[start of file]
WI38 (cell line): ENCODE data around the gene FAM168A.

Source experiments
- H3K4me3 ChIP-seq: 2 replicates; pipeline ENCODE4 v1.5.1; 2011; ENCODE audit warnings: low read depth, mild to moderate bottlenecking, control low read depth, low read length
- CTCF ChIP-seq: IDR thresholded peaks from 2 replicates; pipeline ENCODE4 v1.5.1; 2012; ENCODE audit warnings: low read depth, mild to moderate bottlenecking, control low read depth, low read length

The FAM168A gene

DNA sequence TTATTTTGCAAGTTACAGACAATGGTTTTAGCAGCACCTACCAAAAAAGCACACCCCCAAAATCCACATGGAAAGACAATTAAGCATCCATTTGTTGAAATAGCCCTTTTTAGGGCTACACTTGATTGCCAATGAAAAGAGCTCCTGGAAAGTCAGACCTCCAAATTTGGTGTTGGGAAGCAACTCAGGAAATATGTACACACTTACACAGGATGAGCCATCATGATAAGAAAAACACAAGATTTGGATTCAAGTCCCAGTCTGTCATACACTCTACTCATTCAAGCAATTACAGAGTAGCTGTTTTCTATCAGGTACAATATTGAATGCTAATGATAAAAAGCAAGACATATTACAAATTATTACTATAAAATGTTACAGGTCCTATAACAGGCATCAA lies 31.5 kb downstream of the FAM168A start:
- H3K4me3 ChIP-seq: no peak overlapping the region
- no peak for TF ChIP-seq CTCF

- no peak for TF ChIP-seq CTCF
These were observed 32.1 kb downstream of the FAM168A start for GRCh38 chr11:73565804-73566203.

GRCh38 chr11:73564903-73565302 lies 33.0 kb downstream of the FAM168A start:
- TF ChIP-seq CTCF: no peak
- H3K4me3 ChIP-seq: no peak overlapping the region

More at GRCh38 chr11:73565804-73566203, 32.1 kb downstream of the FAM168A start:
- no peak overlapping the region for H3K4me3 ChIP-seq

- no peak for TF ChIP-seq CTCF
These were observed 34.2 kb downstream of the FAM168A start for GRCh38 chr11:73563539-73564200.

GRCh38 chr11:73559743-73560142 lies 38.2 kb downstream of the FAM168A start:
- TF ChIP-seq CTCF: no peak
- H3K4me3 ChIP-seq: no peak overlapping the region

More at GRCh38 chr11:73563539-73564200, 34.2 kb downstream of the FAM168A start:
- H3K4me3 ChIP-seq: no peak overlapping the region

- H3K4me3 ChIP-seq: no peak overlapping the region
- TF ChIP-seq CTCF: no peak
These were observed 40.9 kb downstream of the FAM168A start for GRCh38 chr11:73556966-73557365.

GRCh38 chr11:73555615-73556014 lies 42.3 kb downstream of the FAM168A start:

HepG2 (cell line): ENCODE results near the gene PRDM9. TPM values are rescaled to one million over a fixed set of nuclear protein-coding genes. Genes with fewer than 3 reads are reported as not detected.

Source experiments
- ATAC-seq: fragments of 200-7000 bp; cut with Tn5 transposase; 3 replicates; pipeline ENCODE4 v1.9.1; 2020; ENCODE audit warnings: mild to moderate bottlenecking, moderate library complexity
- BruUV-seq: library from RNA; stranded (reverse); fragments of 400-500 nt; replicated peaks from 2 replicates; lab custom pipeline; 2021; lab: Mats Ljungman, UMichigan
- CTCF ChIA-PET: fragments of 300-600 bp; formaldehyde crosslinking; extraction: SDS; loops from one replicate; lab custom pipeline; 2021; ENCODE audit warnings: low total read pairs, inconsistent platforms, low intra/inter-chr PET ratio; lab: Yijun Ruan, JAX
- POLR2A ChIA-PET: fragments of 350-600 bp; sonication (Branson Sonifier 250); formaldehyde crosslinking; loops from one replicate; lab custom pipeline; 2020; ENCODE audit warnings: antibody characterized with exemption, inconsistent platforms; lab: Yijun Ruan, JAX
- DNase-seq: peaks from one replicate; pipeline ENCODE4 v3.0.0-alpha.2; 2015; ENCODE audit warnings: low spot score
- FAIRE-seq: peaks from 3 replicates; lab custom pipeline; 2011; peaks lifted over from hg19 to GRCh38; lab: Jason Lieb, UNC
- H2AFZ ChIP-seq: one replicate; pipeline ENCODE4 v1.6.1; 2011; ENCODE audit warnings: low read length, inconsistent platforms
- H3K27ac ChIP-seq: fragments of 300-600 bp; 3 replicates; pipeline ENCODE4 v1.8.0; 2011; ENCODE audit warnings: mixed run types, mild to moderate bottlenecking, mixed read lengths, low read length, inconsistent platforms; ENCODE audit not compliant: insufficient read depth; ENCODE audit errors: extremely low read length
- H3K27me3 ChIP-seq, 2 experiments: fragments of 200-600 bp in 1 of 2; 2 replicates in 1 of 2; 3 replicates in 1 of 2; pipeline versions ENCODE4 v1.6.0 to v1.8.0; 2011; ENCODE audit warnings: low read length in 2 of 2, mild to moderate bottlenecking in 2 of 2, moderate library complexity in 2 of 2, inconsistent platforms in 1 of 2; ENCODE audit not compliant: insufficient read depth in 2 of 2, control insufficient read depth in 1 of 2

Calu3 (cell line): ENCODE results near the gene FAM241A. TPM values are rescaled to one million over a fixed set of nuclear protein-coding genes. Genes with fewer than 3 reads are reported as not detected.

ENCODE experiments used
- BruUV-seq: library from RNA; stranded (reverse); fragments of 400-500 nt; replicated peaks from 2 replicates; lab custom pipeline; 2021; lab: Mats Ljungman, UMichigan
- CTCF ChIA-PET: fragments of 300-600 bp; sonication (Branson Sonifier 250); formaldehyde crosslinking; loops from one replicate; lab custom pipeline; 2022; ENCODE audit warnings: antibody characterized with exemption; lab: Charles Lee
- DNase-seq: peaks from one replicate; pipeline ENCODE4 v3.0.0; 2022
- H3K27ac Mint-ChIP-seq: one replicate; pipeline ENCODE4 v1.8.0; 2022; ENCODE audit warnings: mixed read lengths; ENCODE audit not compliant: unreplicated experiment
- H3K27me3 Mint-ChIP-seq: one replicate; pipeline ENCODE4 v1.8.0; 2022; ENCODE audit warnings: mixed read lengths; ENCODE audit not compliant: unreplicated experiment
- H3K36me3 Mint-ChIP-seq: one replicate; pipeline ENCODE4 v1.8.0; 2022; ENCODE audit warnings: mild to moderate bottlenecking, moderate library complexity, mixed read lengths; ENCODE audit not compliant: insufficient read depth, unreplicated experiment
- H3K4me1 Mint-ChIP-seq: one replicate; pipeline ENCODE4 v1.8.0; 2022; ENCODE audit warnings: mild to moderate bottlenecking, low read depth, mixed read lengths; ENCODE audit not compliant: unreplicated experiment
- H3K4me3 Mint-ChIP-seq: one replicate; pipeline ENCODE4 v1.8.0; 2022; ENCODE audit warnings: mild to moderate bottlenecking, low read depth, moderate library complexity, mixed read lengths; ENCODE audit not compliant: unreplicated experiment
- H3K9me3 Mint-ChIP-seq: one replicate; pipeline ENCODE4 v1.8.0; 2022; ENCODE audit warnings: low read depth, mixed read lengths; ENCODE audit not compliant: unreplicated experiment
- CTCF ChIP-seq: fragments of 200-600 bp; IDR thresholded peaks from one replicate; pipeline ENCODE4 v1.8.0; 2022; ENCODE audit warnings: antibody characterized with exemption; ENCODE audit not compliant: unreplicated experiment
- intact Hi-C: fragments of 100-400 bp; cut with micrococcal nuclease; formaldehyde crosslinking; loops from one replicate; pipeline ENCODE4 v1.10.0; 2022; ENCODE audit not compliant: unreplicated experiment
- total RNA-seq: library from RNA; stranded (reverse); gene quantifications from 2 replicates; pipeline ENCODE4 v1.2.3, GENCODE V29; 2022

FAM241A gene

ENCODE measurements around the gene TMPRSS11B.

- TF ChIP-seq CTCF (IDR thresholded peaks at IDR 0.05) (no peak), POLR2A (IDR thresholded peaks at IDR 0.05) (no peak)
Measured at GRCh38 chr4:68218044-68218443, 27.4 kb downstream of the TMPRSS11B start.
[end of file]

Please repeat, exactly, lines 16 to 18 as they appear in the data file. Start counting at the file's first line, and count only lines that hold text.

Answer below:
- no peak for TF ChIP-seq CTCF
These were observed 34.2 kb downstream of the FAM168A start for GRCh38 chr11:73563539-73564200.

GRCh38 chr11:73559743-73560142 lies 38.2 kb downstream of the FAM168A start: